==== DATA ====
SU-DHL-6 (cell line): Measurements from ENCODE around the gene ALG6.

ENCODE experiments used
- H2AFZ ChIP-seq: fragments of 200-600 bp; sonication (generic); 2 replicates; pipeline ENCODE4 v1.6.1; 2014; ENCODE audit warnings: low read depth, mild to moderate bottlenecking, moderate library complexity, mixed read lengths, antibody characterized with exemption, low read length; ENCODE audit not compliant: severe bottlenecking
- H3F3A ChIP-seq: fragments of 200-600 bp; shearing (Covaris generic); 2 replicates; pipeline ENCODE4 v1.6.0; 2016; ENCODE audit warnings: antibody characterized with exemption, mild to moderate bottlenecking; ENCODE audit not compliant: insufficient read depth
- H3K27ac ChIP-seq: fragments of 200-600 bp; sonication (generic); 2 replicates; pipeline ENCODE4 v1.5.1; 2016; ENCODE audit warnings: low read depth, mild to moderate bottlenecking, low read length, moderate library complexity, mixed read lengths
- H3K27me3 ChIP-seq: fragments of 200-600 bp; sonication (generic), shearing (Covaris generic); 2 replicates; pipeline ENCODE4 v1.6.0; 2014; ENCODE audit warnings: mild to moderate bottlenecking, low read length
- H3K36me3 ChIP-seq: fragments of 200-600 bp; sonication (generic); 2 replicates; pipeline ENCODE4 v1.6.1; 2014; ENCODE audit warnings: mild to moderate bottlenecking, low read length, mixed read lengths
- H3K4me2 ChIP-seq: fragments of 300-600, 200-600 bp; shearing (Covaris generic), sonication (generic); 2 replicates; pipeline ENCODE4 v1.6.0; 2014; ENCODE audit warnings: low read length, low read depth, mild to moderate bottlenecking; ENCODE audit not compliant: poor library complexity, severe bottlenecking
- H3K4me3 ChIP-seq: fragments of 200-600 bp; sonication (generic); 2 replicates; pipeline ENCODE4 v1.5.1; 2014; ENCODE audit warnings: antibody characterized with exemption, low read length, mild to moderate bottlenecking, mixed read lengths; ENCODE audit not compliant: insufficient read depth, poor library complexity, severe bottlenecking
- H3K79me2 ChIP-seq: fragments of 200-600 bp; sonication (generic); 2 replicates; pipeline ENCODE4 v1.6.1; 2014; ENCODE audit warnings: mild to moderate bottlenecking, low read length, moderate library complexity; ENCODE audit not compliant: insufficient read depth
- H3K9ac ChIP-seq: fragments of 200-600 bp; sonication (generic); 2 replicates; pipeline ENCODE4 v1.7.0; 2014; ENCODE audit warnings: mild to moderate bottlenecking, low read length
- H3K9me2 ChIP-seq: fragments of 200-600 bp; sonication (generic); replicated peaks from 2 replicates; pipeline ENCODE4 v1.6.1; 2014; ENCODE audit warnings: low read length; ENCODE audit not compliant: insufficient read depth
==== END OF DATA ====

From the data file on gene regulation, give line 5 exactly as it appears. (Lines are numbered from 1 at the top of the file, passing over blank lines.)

- H3K27ac ChIP-seq: fragments of 200-600 bp; sonication (generic); 2 replicates; pipeline ENCODE4 v1.5.1; 2016; ENCODE audit warnings: low read depth, mild to moderate bottlenecking, low read length, moderate library complexity, mixed read lengths